Dr. Hackenbush Gets a Job sample Serialization part 1 of 6

For those of you who’d rather read without annotation and commentary, here’s a pdf of these pages more or less.

For those of you who’d like to buy the book, well, here’s where you can do that.

Otherwise, click on the “Continue Reading” link to continue reading.

Dr. Hackenbush Gets a Job

Published by

The Wapshott Press

PO Box 31513

Los Angeles, CA 90031


Copyright © 2002 and 2010 by Ginger Mayerson

First printing March 2010

All rights reserved. Being a work of fiction, any resemblance herein to persons living or dead is astonishing and purely coincidental. No part of this is publication may be reproduced or transmitted in any form or by any means, electronic or mechanical, including photocopy, recording, or any information storage and retrieval system now known or to be invented, without permission in writing from the publisher, except by a reviewer who wishes to quote brief passages in connection with a review written for inclusion in a magazine, newspaper, or broadcast.

ISBN: 978-0-9825813-0-8

06 05 04 03 4 3 2 1

Wapshott Press logo by Molly Kiely

Cover design by Robin Austin

Author’s Preface

Long ago, in the mid 1980s [1], I was working a boring temp job at the old Red Cross building on Wilshire in Westlake. Nothing against boring temp jobs, they can be very restful, but this one was so boring, I began to mull over the story that would become Dr. Hackenbush Gets a Job and the other novels about Hackenbush and her milieu. I’d been playing the baritone ukulele [2] to amuse myself and toying with the idea of starting a band. This never actually happened because writing chamber music was taking up all my spare time and energy. So I was living the Hackenbushian life of losing sleep due to working a day job and making music in every other possible moment, but not in nightclubs or at casual gigs. I had many of the same experiences of meeting people in offices who had been in the arts and were either relieved or regretful that they no longer were, or people who didn’t really understand the life I was living, but were interested and sympathetic. They came to concerts and sometimes became friends. And so while I wasn’t writing the Hackenbush saga, I was certainly thinking about it.

Around 2000, I ran out of things to say as a composer and stopped writing music, thought a few things over, and then segued into writing prose. Thank God for the internet because I was lucky to meet other writers online and learned the basics, wrote very bad things that got useful critiques and found the love and editorial support to write the Hackenbush novels and everything else. After writing the three Hackenbush novels I’d been mulling over for fifteen or so years, I began the long agent query quest. Dr. Hackenbush found a fan in William Reiss at John Hawkins Literary Agency, and bless him, Bill went above and beyond to find a publisher for Dr. Hackenbush Gets a Job. I’ve quoted a few of the editorial responses on the back cover. Having been in music, I thrive on rejection, but I must say that at this level, rejection is damn near self-esteem boosting.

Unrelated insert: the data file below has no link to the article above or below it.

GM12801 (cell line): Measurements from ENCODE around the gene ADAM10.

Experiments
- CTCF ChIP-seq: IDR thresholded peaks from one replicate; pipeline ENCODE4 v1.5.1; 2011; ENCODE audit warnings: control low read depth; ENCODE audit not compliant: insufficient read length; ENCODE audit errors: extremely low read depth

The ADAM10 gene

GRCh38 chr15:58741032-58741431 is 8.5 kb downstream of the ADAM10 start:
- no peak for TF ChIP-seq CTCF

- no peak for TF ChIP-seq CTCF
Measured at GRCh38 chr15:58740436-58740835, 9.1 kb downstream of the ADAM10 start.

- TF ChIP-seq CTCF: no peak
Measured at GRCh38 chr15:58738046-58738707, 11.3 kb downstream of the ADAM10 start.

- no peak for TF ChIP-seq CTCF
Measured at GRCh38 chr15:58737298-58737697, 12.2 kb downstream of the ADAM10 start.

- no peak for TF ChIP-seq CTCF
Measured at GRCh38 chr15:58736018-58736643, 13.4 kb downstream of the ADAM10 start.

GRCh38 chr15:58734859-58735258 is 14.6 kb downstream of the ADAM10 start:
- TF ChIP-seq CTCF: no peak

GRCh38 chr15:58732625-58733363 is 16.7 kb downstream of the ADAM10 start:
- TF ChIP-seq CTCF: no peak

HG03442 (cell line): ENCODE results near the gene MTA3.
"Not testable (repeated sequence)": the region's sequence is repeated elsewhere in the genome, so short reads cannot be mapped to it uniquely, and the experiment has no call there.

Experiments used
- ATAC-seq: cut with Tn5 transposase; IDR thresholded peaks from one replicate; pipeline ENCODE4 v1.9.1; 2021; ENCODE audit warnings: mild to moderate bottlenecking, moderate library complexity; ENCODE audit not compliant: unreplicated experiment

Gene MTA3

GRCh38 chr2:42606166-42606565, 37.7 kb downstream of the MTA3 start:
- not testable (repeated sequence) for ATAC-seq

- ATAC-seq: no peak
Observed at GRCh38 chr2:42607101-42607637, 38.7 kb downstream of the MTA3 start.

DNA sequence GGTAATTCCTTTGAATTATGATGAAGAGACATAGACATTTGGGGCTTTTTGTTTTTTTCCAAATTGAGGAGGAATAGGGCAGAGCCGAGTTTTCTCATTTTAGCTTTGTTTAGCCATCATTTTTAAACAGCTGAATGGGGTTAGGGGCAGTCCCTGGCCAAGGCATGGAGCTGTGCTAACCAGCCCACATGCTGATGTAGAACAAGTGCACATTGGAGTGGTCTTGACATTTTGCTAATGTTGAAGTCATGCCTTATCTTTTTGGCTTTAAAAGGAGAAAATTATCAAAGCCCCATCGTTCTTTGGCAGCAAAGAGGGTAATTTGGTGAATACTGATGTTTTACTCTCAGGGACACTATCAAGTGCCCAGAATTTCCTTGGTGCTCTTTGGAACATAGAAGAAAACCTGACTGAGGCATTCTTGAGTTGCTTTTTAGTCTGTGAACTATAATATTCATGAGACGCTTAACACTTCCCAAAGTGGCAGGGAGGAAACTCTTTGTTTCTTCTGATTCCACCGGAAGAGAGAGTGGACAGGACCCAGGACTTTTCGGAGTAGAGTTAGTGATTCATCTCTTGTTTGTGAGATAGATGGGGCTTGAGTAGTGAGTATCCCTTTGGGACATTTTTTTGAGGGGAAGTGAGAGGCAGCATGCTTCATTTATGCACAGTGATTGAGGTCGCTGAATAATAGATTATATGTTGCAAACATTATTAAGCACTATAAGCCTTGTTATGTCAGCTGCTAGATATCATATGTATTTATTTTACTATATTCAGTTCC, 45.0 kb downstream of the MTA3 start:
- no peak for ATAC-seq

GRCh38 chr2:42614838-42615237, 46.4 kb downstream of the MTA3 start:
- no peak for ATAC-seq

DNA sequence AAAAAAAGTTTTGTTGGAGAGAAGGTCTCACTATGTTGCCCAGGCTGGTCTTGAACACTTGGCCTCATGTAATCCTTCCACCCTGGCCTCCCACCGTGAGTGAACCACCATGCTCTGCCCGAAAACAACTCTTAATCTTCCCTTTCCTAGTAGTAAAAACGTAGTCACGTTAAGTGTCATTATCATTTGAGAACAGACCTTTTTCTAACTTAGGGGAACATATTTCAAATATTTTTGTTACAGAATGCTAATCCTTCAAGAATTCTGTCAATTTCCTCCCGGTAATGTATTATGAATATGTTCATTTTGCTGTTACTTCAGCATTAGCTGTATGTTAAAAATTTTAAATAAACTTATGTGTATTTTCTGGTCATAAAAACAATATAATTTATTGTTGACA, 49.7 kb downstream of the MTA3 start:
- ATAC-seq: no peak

But, if you’re reading this, you know that Dr. Hackenbush Gets a Job has finally been published, and there are many people to thank for that. The endlessly patient Jane Seaton, who’s read and edited my work from the very beginning while offering nothing but good advice and encouragement. Laurel Sutton, who’s read, edited, and was the wind beneath my wings in the agent hunt. Lynn Loper, the strictest, most patient proofreader in the world. More recently, thank you to Robin Austin for the beautiful Hackenbush.org [3] website and the cover of this book, and Kris Anderson, Molly Kiley [4], and Kathryn L. Ramage [5] for three (count ’em, three) more proofreads before publication. And last but certainly not least, Bill Reiss, my wonderful agent, who liked this novel enough to inspire me not to give up on getting it published somewhere, someday, which is here and now. Thank you, everyone, this book would not have seen the light of day without you all.

And if I did dedications, I would dedicate this book to anyone who’s ever had to work a day job when they’d rather be making art.

Ginger Mayerson

January 2010

1. Horrors of the Reagan administration. Yes, I don’t like him.